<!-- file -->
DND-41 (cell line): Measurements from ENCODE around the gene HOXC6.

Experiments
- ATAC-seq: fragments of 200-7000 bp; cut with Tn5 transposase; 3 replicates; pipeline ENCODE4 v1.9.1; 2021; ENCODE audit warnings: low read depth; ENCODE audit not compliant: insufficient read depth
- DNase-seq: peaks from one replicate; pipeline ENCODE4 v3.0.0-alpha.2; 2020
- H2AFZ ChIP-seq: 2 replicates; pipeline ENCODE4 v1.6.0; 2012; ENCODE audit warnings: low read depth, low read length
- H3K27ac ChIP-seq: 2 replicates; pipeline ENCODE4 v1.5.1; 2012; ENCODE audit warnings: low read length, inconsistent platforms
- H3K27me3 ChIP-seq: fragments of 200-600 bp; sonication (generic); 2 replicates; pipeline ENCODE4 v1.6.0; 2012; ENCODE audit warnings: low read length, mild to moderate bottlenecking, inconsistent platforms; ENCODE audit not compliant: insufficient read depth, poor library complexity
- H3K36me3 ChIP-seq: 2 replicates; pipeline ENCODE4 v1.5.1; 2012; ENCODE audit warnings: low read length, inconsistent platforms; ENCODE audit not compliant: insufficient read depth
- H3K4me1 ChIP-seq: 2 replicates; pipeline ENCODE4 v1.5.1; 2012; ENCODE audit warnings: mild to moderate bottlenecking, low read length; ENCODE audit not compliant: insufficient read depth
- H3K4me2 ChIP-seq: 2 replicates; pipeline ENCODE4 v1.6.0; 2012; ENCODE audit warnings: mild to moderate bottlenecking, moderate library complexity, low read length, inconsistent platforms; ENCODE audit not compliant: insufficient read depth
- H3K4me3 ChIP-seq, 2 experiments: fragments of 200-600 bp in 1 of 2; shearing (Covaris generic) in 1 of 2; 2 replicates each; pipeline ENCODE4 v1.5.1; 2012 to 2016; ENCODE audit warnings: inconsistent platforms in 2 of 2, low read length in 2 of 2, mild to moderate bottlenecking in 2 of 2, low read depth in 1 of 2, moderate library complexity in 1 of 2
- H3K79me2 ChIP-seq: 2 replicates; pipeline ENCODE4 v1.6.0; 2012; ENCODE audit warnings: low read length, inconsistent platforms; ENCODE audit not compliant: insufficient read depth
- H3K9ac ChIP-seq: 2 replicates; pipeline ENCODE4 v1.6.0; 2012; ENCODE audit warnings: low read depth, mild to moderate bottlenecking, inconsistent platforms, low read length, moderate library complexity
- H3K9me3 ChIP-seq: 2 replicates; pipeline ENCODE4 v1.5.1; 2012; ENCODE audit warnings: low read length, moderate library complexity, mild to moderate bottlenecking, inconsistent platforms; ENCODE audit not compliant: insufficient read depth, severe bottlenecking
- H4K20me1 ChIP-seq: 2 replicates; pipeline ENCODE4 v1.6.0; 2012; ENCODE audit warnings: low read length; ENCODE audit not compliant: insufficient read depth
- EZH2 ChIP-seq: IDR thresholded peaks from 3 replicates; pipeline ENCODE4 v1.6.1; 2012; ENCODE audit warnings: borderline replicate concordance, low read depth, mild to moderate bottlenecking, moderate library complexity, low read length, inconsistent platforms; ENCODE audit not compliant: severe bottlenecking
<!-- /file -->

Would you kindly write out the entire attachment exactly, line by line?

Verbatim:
DND-41 (cell line): Measurements from ENCODE around the gene HOXC6.

Experiments
- ATAC-seq: fragments of 200-7000 bp; cut with Tn5 transposase; 3 replicates; pipeline ENCODE4 v1.9.1; 2021; ENCODE audit warnings: low read depth; ENCODE audit not compliant: insufficient read depth
- DNase-seq: peaks from one replicate; pipeline ENCODE4 v3.0.0-alpha.2; 2020
- H2AFZ ChIP-seq: 2 replicates; pipeline ENCODE4 v1.6.0; 2012; ENCODE audit warnings: low read depth, low read length
- H3K27ac ChIP-seq: 2 replicates; pipeline ENCODE4 v1.5.1; 2012; ENCODE audit warnings: low read length, inconsistent platforms
- H3K27me3 ChIP-seq: fragments of 200-600 bp; sonication (generic); 2 replicates; pipeline ENCODE4 v1.6.0; 2012; ENCODE audit warnings: low read length, mild to moderate bottlenecking, inconsistent platforms; ENCODE audit not compliant: insufficient read depth, poor library complexity
- H3K36me3 ChIP-seq: 2 replicates; pipeline ENCODE4 v1.5.1; 2012; ENCODE audit warnings: low read length, inconsistent platforms; ENCODE audit not compliant: insufficient read depth
- H3K4me1 ChIP-seq: 2 replicates; pipeline ENCODE4 v1.5.1; 2012; ENCODE audit warnings: mild to moderate bottlenecking, low read length; ENCODE audit not compliant: insufficient read depth
- H3K4me2 ChIP-seq: 2 replicates; pipeline ENCODE4 v1.6.0; 2012; ENCODE audit warnings: mild to moderate bottlenecking, moderate library complexity, low read length, inconsistent platforms; ENCODE audit not compliant: insufficient read depth
- H3K4me3 ChIP-seq, 2 experiments: fragments of 200-600 bp in 1 of 2; shearing (Covaris generic) in 1 of 2; 2 replicates each; pipeline ENCODE4 v1.5.1; 2012 to 2016; ENCODE audit warnings: inconsistent platforms in 2 of 2, low read length in 2 of 2, mild to moderate bottlenecking in 2 of 2, low read depth in 1 of 2, moderate library complexity in 1 of 2
- H3K79me2 ChIP-seq: 2 replicates; pipeline ENCODE4 v1.6.0; 2012; ENCODE audit warnings: low read length, inconsistent platforms; ENCODE audit not compliant: insufficient read depth
- H3K9ac ChIP-seq: 2 replicates; pipeline ENCODE4 v1.6.0; 2012; ENCODE audit warnings: low read depth, mild to moderate bottlenecking, inconsistent platforms, low read length, moderate library complexity
- H3K9me3 ChIP-seq: 2 replicates; pipeline ENCODE4 v1.5.1; 2012; ENCODE audit warnings: low read length, moderate library complexity, mild to moderate bottlenecking, inconsistent platforms; ENCODE audit not compliant: insufficient read depth, severe bottlenecking
- H4K20me1 ChIP-seq: 2 replicates; pipeline ENCODE4 v1.6.0; 2012; ENCODE audit warnings: low read length; ENCODE audit not compliant: insufficient read depth
- EZH2 ChIP-seq: IDR thresholded peaks from 3 replicates; pipeline ENCODE4 v1.6.1; 2012; ENCODE audit warnings: borderline replicate concordance, low read depth, mild to moderate bottlenecking, moderate library complexity, low read length, inconsistent platforms; ENCODE audit not compliant: severe bottlenecking